Culture and Entertainment

Emma 2020 Impressions

Buckle up y’all, I watched the 2020 Emma with my four sisters and my sister-in-law (and my 4 month niece, her first period drama, can’t say she appreciated the experience), and I have plenty of thoughts.

I watched it this late because I needed some time to get over the irritation I felt for yet another Emma version and one which didn’t appear to my taste. But as I read favorable opinions from bloggers whose taste I didn’t distrust and watched this video from Karolina Żebrowska about how the clothing at least was quite accurate, I slightly thawed a bit. Then in June I reread Emma and decided I was ready to watch it, so I was happy when one sister suggested an Emma 2020 girls night. One sister had seen it and asked why we would want to watch it (uh, oh), but I was still interested.

It was so much fun to get together and have tea and watch it and discuss it and compare all the Emma adaptations. Some of us decided afterwards we probably would not have finished it had we not watched it this way, but then I struggle to watch much straight through, period.

We thought that the humor in Emma wasn’t exactly inaccurate, just (intentionally) over exaggerated above everything else in the book. And then melodrama was added to everything along with a few changes making Jane Austen’s calmest, most every day, least dramatic book into quite a confection colored comedy drama. All of which made it quite fun to watch as a group.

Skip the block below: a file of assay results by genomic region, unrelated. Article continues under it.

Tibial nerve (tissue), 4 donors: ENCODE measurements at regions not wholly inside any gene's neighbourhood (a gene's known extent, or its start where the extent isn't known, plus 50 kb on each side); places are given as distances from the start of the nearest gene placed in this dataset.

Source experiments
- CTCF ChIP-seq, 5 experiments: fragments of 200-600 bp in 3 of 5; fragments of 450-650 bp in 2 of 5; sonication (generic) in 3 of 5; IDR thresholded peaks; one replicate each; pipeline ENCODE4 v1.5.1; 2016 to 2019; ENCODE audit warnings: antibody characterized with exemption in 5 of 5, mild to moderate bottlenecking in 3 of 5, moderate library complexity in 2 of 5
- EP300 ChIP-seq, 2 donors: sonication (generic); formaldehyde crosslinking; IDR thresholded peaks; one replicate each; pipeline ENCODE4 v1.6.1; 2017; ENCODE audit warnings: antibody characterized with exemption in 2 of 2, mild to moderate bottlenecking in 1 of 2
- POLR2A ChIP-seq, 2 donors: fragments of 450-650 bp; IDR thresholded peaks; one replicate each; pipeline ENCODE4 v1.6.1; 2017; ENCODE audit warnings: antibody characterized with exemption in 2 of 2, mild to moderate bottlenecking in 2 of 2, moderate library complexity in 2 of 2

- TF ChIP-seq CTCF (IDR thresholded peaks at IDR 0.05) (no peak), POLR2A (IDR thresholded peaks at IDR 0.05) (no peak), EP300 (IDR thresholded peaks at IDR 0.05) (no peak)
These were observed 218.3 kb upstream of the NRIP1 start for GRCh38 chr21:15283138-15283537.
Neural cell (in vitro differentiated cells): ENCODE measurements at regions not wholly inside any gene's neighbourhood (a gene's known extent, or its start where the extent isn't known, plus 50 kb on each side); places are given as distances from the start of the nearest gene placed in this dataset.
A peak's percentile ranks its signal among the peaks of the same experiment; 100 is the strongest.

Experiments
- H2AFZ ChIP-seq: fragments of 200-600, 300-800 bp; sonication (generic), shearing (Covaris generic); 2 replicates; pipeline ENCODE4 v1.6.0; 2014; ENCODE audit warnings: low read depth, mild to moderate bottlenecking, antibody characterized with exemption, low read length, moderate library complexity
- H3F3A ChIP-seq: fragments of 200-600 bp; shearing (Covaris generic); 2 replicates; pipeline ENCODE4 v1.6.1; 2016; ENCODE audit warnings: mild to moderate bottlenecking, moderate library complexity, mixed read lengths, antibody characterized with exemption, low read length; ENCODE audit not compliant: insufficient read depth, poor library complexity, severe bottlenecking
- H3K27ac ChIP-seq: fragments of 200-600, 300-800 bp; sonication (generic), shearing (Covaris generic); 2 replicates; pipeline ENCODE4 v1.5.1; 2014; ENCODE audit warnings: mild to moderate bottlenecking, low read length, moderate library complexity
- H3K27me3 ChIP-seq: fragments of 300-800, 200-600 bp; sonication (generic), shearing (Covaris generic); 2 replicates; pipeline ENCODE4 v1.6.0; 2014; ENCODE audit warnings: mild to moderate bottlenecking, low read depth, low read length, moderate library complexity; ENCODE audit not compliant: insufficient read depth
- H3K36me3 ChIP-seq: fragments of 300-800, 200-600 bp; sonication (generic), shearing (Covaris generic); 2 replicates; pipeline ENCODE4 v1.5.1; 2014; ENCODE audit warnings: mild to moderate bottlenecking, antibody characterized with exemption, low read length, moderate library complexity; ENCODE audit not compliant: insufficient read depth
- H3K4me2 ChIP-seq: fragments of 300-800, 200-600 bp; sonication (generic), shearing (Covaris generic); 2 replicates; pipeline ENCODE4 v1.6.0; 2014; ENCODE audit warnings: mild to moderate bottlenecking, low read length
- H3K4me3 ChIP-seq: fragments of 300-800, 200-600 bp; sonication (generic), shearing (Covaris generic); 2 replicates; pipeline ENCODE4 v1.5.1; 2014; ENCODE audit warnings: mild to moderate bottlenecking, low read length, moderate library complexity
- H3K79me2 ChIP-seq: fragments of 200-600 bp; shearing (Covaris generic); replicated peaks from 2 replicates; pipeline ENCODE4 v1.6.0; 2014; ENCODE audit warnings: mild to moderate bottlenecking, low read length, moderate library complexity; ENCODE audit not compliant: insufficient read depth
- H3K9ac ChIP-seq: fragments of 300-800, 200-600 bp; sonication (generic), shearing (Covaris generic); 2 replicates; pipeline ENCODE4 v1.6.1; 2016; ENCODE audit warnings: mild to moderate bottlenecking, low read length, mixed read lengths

One sister pointed out that all the hilarity felt quite intentional and that the movie makers clearly understood Jane Austen whereas the makers of 2005 Pride and Prejudice, which is also quite funny but not intentionally, did not understand JA since they were attempting to make Pride and Prejudice a serious romance which Jane Austen didn’t intend and indeed lampooned. Judging by Jane Austen’s humor, satire, and comments, I think she would have liked this Emma despite not being accurate to all of the book, and she would have torn to shreds the 2005 Pride and Prejudice.

I still think the casting inaccurate, but after I saw that the spirit of the movie wasn’t meant to be accurate, it didn’t offend my taste as much. BUT, they were all so very odd looking (and perhaps more than was intended). Nobody in the main bunch had regency looks. Emma had a fishy look (literally). Harriet, as one sister pointed out, looked like a Renaissance painting. Mr. Martin looked like a cute precious little cartoon man. We all though Mr. Knightley, particularly his large purplish mouth full of what seemed like more than the usual amount of teeth (that is a literary quote from somewhere I think), was odd looking, two of us said ogre-ish. I also thought he had a sort of plaster-y look, and one sister said he looked like he’d “been through something” (a war? a machine?). I thought the monkey-eared pair (Frank and Elton) looked more 1930’s and 40’s maybe.

To leave off brutalizing faces, as far as the actual characterizations went, I think Emma was pretty accurate actually as far as I could tell, because for such a dominant main character, I felt like this movie drowned her out a bit. Or maybe I was just too distracted by the bizarre Mr. Knightley.

Mr. Knightley dressed far too foppish both for his age and situation as a country gentleman. It wasn’t his style at all as a plain, sensible, country gentleman, but then that is NOT how this movie portrayed him. He did quite a bit of mooning over Emma which since this movie wasn’t going for accuracy but comedy and drama said mooning was quite hysterical. The scene with him running to see her was killer.

We discussed the four Mr. Knightley’s portrayals and who was the best looking. For looks, I think several sisters said Jeremy Northam (who I’m as prejudiced against as ever), but one said it would be Johnny Lee Miller if he had hair. Johnny Lee Miller is most of our group’s favorite portrayal, I think.